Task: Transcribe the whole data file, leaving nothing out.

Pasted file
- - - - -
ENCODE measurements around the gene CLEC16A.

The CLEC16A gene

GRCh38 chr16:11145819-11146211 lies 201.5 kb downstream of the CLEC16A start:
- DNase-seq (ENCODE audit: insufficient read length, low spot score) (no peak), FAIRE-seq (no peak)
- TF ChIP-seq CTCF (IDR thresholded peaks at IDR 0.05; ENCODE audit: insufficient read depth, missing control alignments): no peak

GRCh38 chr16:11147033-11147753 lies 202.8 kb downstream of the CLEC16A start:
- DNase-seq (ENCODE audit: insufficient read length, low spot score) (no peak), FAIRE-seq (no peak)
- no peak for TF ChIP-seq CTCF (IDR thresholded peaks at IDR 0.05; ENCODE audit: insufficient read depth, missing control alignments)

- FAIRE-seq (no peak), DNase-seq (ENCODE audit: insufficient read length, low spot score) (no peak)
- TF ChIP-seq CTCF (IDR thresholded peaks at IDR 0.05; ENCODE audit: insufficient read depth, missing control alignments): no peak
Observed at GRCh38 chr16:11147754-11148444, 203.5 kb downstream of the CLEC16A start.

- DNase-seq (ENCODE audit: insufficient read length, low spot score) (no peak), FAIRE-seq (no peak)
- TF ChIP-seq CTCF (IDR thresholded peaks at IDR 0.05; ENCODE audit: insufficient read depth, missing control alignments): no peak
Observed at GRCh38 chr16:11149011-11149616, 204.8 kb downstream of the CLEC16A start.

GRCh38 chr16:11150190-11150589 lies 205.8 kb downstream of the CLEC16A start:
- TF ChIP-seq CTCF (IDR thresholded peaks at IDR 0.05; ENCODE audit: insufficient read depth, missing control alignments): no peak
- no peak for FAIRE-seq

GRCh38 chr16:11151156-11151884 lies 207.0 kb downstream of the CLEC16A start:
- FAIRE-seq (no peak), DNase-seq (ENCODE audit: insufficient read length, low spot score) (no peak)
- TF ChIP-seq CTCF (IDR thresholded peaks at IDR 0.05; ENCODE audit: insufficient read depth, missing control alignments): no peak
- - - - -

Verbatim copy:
ENCODE measurements around the gene CLEC16A.

The CLEC16A gene

GRCh38 chr16:11145819-11146211 lies 201.5 kb downstream of the CLEC16A start:
- DNase-seq (ENCODE audit: insufficient read length, low spot score) (no peak), FAIRE-seq (no peak)
- TF ChIP-seq CTCF (IDR thresholded peaks at IDR 0.05; ENCODE audit: insufficient read depth, missing control alignments): no peak

GRCh38 chr16:11147033-11147753 lies 202.8 kb downstream of the CLEC16A start:
- DNase-seq (ENCODE audit: insufficient read length, low spot score) (no peak), FAIRE-seq (no peak)
- no peak for TF ChIP-seq CTCF (IDR thresholded peaks at IDR 0.05; ENCODE audit: insufficient read depth, missing control alignments)

- FAIRE-seq (no peak), DNase-seq (ENCODE audit: insufficient read length, low spot score) (no peak)
- TF ChIP-seq CTCF (IDR thresholded peaks at IDR 0.05; ENCODE audit: insufficient read depth, missing control alignments): no peak
Observed at GRCh38 chr16:11147754-11148444, 203.5 kb downstream of the CLEC16A start.

- DNase-seq (ENCODE audit: insufficient read length, low spot score) (no peak), FAIRE-seq (no peak)
- TF ChIP-seq CTCF (IDR thresholded peaks at IDR 0.05; ENCODE audit: insufficient read depth, missing control alignments): no peak
Observed at GRCh38 chr16:11149011-11149616, 204.8 kb downstream of the CLEC16A start.

GRCh38 chr16:11150190-11150589 lies 205.8 kb downstream of the CLEC16A start:
- TF ChIP-seq CTCF (IDR thresholded peaks at IDR 0.05; ENCODE audit: insufficient read depth, missing control alignments): no peak
- no peak for FAIRE-seq

GRCh38 chr16:11151156-11151884 lies 207.0 kb downstream of the CLEC16A start:
- FAIRE-seq (no peak), DNase-seq (ENCODE audit: insufficient read length, low spot score) (no peak)
- TF ChIP-seq CTCF (IDR thresholded peaks at IDR 0.05; ENCODE audit: insufficient read depth, missing control alignments): no peak